Religion and Arbitrators under English Law

Many Russian and CIS businessmen incorporate clauses in commercial contracts providing for LCIA arbitration in London. Often such contracts also include requirements for nationality and other qualifications of arbitrators of their choice. But how far is it possible to go under English law in specifying their requirements? The UK Supreme Court ruling in Hashwani v Jivraj is relevant to clarify this issue.

The English Supreme Court, on 6 & 7 April 2011, heard an appeal relating to an international arbitration agreement which has brought about worldwide interest in the issues involved.

What had happened in this case is that the English Appeal Court had ruled that a contract term specifying that an arbitrator should belong to a particular religion is contrary to employment anti-discrimination law and is therefore void. The case also involves the application of European Union Directive Principals which form part of the law of all EU countries.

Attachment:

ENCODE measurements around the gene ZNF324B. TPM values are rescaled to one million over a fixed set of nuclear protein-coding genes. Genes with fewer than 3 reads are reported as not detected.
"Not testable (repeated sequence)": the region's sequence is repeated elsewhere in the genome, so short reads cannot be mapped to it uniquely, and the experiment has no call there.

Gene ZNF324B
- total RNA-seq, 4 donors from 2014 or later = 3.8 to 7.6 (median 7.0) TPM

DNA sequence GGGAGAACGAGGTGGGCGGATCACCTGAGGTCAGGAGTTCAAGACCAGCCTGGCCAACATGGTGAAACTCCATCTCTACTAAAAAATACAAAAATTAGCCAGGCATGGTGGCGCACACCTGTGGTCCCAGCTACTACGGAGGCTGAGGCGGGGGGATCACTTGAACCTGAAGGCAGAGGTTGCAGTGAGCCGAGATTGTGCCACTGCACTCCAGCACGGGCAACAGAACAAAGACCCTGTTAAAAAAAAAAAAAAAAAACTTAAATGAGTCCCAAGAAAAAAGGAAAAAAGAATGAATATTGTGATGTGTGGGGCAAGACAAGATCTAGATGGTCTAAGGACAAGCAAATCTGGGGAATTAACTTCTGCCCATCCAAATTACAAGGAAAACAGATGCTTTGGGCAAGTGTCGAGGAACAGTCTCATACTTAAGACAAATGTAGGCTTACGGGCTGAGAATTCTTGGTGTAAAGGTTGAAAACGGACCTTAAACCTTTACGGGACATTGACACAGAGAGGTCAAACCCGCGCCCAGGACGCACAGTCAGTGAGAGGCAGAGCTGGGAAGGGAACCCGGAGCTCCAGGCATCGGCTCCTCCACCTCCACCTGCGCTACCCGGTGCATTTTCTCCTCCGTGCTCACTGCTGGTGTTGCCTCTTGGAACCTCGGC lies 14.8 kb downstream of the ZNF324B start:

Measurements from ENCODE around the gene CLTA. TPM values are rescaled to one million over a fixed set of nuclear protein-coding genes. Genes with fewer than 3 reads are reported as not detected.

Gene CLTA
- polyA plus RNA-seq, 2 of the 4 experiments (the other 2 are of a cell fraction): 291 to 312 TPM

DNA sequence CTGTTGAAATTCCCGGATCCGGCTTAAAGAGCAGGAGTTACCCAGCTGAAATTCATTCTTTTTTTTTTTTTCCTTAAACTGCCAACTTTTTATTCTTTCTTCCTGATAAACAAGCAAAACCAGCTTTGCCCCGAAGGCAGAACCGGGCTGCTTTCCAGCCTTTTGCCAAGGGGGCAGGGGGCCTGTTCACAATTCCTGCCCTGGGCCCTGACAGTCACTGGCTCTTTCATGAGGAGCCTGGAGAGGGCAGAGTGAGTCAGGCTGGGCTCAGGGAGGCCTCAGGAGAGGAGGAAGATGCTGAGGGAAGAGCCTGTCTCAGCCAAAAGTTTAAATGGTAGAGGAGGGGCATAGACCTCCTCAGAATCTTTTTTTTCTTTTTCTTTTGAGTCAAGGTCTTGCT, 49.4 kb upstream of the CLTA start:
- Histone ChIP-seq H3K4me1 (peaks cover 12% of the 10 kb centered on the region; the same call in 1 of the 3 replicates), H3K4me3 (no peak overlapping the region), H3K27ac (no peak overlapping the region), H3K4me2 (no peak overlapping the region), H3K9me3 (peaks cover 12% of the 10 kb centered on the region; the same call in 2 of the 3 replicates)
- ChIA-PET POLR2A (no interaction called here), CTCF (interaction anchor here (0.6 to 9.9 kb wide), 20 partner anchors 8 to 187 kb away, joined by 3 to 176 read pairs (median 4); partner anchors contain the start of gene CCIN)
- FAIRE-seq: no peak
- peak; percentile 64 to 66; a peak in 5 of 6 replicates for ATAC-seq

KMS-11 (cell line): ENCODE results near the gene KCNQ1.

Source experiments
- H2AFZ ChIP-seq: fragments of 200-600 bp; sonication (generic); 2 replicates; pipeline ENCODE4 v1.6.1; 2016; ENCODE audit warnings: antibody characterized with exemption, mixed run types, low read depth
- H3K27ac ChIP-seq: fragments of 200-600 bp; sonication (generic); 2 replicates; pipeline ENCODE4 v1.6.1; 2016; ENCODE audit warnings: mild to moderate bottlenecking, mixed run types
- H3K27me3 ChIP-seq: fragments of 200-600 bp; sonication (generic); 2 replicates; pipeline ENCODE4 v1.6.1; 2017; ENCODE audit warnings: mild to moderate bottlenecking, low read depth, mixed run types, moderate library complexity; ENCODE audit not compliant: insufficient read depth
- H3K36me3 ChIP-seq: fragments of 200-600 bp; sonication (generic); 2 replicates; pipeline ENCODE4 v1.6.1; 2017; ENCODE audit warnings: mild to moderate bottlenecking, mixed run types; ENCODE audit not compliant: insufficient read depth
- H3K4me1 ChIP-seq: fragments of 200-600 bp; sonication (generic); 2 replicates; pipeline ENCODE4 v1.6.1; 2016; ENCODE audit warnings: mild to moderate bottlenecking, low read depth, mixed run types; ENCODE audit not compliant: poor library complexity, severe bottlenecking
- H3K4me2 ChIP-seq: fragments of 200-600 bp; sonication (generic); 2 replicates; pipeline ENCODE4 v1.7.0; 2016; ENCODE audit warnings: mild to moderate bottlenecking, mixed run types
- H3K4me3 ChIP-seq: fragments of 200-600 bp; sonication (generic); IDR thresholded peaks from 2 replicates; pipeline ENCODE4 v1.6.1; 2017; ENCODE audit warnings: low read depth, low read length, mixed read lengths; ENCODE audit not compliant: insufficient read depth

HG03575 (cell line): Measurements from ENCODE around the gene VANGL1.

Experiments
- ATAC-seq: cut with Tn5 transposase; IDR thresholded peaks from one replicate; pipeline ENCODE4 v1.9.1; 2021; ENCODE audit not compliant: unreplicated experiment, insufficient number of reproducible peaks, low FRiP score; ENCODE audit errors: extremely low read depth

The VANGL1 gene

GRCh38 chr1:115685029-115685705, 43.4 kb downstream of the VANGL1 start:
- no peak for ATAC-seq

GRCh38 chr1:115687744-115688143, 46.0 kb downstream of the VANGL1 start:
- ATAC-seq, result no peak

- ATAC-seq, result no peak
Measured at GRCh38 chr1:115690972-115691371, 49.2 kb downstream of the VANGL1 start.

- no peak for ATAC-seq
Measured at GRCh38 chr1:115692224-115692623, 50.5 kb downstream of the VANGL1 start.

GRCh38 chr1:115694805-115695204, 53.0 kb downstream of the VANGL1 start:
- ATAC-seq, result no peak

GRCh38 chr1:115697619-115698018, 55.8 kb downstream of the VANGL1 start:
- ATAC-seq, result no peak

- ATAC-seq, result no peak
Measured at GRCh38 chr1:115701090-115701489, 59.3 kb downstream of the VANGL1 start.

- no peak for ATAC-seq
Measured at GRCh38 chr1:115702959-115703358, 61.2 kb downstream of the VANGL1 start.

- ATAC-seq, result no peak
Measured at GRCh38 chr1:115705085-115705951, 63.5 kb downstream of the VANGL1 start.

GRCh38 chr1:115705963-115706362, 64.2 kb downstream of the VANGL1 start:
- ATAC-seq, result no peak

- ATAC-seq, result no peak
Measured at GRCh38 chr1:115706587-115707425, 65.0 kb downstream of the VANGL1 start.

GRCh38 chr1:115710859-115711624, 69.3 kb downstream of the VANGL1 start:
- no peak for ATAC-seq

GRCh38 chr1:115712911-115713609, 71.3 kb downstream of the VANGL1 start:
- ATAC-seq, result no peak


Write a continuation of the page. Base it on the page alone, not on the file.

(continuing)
Arbitration bodies, including the International Chamber of Commerce (ICC) and the LCIA, have made applications to intervene in the appeal to the Supreme Court because they fear that the judgment may void many existing arbitration agreements which provide for the appointment of arbitrators on the basis of nationality, religion or belief, age, race, sex and sexual orientation.